Catherine Alcorn chats FNL… ALIVE & UNLOCKED

Friday Night Live is back, and is more LIVE than ever!

Originally streamed during the COVID lockdown, Friday Night Live revived the much-loved variety show format, bringing performances right to your couches. Now, the FNL team are bringing the action to Riverside Theatres with FNL… Alive & Unlocked as part of the Sydney Festival in January.

Join hostess with the most-ess Catherine Alcorn and her brilliant co-host Paul McDermott, musical maestro Daniel Edmonds, and Resident Goddess Verushka Darling as they co-ordinate a series of super special surprise guests, including Ursula Yovich, iOTA, Wendy Harmer, Jean Kitson, Marney McQueen, Ben Mingay, and more!

Catherine Alcorn and FNL Alive & Unlocked co-host Paul McDermott | Photo by John Mcrae

Catherine Alcorn is one of Australia’s most formidable talents, most known for her Bette Midler cabaret show The Divine Miss Bette, which played both in the U.S. and at the Sydney Opera House, winning her a 2018 Broadway World Award (Best Cabaret Production). She is no stranger to the festival scene, having previously headlined the Sydney Festival, Adelaide Cabaret Festival, Tasmania’s Festival of Voices, and Noosa Long Weekend. Other theatre credits include Cathartic (STA nomination), 5 Lesbians Eating a Quiche, and Go Your Own Way: The Story of Christine McVie. 

With just a few weeks until FNL… Alive & Unlocked hits the stage, we chat with Catherine about the whirlwind production process and what audiences can expect from the live show.

How has Friday Night Live helped you through 2020?

For us, the Reservoir Room kept upwards of forty five people employed [during lockdown]. And they were from all facets of the industry. I mean, there were costume and hair and makeup artists, graphic designers, marketing, social media, TV editors, cameramen, directors. I mean, you know, the whole gamut was sort of thrust into this little pressure cooker, and the Reservoir Room was the product, now we’ve got FNL, which is an extraordinary story, really. I don’t think anyone could have predicted what was coming.

Was the plan always to take it to a live show?

It was always my biggest plan, yes. And, you know, taking it from the stage, it was a quicker evolution than we thought. We did think that we would go back and do a second season [of streaming]. But the world, especially in Sydney, started opening up. So we just thought, we’ll sit on it and we’ll work as hard as we can to create the stage iteration. And we began conversations with Sydney Festival and… here we go! It was it was really a minute by minute, hour… and what you see today  I just think is a testament to the industry at large, that we can adapt to the changing environment as rapidly as we have. It’s essentially added quite a few more strings to our bows. So that’s at least a silver lining aspect, I think, of 2020.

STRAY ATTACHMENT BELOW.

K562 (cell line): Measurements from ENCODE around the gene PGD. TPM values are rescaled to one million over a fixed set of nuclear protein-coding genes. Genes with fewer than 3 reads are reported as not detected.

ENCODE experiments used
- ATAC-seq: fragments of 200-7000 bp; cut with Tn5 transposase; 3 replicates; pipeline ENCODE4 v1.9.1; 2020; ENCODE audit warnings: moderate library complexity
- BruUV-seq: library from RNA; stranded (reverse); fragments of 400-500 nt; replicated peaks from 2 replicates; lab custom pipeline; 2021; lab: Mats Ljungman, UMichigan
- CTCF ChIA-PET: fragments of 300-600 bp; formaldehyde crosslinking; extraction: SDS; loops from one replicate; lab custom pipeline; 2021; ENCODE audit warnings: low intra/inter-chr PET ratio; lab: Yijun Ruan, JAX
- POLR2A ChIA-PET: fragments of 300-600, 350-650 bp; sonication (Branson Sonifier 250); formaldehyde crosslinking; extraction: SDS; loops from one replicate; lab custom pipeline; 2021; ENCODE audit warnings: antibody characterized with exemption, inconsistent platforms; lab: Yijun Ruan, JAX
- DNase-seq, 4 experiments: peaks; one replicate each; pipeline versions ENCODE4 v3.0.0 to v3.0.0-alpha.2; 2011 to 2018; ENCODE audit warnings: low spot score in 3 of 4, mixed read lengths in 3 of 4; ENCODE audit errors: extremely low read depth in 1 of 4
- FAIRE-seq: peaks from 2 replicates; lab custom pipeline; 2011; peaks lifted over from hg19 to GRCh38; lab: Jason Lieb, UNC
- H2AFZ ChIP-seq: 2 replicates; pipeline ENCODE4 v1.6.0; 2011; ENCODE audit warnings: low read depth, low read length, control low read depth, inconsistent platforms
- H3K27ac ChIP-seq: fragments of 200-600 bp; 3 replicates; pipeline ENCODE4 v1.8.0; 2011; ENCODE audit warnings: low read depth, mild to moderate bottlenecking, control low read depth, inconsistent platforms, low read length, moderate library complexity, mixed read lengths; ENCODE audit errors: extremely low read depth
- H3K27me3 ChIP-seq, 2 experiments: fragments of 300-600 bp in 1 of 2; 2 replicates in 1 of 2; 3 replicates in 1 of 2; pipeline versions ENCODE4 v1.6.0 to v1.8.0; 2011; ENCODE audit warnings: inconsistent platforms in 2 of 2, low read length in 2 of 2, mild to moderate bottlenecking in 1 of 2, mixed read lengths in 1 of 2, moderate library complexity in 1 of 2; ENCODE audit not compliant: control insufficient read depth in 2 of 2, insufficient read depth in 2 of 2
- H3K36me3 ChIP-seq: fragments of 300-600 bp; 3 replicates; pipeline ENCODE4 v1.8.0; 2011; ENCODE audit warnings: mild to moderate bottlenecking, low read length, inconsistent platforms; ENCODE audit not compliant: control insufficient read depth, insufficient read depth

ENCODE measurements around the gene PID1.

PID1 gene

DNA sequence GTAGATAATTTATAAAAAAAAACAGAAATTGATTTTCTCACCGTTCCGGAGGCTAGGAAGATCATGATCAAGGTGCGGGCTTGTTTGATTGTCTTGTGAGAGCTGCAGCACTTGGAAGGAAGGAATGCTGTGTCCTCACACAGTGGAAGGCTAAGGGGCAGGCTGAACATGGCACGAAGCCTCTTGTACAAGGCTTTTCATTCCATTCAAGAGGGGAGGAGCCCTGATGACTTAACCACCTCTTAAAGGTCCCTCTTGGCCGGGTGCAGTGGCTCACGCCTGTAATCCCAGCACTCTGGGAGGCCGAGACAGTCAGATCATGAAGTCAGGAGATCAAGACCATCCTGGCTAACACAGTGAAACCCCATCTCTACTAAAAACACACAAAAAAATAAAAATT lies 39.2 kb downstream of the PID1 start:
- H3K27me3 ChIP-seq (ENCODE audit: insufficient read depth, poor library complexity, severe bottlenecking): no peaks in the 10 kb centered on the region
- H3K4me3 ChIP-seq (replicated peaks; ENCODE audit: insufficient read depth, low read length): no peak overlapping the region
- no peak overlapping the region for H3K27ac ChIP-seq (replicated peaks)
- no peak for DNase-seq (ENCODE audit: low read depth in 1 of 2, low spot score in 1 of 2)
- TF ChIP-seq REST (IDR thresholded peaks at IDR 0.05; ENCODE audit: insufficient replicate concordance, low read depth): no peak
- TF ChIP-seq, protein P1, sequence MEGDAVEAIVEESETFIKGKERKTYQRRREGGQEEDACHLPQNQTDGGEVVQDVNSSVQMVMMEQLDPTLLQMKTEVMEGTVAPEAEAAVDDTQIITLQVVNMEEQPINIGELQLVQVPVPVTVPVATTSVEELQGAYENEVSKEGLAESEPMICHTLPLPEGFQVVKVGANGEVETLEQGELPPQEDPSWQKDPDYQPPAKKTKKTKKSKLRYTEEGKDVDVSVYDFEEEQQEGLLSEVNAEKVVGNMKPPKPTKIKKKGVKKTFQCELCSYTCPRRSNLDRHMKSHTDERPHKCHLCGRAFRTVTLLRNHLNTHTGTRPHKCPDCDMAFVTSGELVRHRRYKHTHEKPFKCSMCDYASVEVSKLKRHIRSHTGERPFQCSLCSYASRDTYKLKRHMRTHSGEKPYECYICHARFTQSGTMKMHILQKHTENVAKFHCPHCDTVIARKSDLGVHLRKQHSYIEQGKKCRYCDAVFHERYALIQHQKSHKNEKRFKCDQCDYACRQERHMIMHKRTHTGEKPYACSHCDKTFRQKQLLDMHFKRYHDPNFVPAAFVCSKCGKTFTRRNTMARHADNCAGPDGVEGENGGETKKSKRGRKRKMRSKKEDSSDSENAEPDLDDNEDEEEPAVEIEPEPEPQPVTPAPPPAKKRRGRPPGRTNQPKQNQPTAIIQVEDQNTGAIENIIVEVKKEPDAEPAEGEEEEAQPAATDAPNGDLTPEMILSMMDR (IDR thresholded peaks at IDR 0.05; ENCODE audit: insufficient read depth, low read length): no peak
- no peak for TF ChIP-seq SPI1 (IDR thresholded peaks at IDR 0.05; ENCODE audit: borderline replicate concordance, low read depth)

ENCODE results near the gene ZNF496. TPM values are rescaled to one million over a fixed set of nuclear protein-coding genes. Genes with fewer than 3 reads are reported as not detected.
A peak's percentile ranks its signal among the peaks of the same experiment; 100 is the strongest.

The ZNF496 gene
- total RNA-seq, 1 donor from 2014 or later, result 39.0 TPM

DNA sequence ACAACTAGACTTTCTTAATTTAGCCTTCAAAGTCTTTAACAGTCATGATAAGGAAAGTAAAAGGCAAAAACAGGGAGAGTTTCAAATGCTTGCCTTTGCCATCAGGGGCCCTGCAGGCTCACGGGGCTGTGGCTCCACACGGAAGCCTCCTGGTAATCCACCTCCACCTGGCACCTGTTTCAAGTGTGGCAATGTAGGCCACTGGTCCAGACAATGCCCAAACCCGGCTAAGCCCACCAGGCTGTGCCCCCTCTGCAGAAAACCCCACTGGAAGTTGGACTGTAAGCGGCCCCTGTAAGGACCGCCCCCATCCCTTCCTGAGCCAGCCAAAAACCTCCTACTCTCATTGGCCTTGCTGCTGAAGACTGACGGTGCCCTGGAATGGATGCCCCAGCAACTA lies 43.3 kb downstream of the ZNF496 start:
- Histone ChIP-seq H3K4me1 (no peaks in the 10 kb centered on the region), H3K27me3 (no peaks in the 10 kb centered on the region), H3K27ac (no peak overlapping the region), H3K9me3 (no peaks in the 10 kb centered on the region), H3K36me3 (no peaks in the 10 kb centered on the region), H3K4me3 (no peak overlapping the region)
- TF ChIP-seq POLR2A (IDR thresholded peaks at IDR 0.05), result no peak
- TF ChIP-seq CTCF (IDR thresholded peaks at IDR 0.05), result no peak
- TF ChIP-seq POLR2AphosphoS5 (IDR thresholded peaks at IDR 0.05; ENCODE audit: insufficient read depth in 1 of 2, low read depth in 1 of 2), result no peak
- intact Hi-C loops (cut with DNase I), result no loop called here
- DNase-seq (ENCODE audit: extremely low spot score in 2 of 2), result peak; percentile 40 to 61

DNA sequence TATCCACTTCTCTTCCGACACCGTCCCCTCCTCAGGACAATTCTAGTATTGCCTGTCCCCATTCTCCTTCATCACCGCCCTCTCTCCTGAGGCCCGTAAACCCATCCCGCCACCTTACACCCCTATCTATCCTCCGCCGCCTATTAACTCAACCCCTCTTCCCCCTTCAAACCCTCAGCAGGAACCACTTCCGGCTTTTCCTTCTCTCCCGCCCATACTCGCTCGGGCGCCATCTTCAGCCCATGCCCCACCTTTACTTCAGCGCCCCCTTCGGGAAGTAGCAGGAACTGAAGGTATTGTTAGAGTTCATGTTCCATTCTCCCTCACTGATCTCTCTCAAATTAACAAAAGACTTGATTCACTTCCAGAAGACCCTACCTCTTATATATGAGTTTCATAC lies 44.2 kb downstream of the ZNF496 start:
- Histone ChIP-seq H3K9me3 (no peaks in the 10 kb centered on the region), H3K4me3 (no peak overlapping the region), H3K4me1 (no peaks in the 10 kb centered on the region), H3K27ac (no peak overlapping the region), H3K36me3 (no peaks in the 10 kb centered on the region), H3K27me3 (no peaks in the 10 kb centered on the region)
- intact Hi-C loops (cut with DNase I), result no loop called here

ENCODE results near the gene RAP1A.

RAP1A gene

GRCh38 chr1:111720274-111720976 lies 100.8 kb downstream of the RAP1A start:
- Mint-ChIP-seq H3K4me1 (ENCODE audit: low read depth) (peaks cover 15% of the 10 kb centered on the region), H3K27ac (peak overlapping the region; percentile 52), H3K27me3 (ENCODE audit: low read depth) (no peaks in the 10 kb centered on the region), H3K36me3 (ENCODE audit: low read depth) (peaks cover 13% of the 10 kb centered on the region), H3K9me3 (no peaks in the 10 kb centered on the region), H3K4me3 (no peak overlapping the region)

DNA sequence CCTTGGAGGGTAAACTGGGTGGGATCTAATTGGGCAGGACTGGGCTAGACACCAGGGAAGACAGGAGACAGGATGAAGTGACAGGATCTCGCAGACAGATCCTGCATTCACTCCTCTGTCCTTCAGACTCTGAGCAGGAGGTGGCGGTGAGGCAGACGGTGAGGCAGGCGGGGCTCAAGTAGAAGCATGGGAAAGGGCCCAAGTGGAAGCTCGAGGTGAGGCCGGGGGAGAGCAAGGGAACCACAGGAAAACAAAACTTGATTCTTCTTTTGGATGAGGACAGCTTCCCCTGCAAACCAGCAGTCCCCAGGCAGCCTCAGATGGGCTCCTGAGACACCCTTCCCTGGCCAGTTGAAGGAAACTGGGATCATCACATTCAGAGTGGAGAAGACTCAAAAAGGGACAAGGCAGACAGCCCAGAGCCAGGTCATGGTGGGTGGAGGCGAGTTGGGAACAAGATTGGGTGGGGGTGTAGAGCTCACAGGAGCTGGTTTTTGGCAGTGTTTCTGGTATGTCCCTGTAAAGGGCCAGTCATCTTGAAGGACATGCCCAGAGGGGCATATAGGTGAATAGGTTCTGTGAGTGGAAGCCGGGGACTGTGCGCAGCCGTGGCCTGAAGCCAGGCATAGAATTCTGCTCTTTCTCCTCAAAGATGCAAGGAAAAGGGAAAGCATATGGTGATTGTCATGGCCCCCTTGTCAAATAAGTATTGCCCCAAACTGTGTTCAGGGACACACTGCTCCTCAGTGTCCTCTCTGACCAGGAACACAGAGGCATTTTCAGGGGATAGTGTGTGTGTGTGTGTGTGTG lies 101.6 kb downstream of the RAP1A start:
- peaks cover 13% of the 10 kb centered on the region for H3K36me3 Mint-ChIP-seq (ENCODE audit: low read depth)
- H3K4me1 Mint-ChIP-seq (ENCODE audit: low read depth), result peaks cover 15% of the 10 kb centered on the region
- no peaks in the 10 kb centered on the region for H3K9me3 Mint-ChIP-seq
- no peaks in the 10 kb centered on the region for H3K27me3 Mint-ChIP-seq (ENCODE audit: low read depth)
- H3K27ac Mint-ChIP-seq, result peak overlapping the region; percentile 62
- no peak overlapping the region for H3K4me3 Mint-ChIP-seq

Are you still hoping to do the digital show?

I think it would be foolish to dismiss the digital element as part of an ongoing add to your product. A lot of businesses are looking and realizing now that it is a tangible addition to whatever you’re offering and simply if for no other reason than just to reach farther than your typical audience or your country, you can go to the world. So, you know, that’s that’s a really great opportunity for Australian artists, to be introduced to international audiences. It is something that I do think and that a lot of us are considering utilizing and incorporating into the future.

Can you tell me a bit about the variety format of the show?

There isn’t really that free to air variety show, not even on any streaming services. We’ve kind of forgotten about a variety show format, like even in kind of that cabaret scene, often it’ll be one or two performers. And I think that getting a whole lot of people together, it introduces audiences to groups, not just one. You’re seeing all these people, you may not know all that good. And that was also part of the backbone of what we were doing. And the rest of us that were established, we just don’t have that platform for of us to get on. Comedy’s totally got it down. Comedians have have quiz shows, that panel shows, etc. But for the for the entertainer, which is often treated as a really dirty word here in Australia, in America. But that just doesn’t fly as much, you know. So that’s what that’s what it is going to be. All of the cabaret artists [on FNL] had all the shows ready to go, and just had no way to perform them.

Are you excited to be part of the Sydney Festival?

It’s always been a goal of mine to be included in the Sydney Festival program for years, it’s quite a feat. It’s almost like the world was waiting for the perfect moment for this opportunity. And, you know, we’ve got to make up for 2020 [laughs] I think that we’ve all got to be really brave going into 2021, especially in the world of showbiz and theatre where the right bringing the show and audiences need to be just as brave and come and support us on it. We’re just going to give it as much as we can because it’s been such a long time. We need to say to audiences and you know, we’re in the big Riverside Theatre, which is such a lovely space, everyone just needs to come and join us.

FNL… Alive & Unlocked runs from Jan 7 to 9, 2021.

For tickets and more information, visit the Sydney Festival website.

Gabi Bergman

Gabi Bergman is a Melbourne-based performer and educator. She holds a Double Arts degree in Theatre Studies and Film/Screen Studies and a Master of Teaching (Secondary Education). Gabi has always been an avid lover of theatre, specifically musicals, and spends way too much money than she’d like to admit on tickets. Her most prized possession is her crate of theatre programs.

Gabi Bergman

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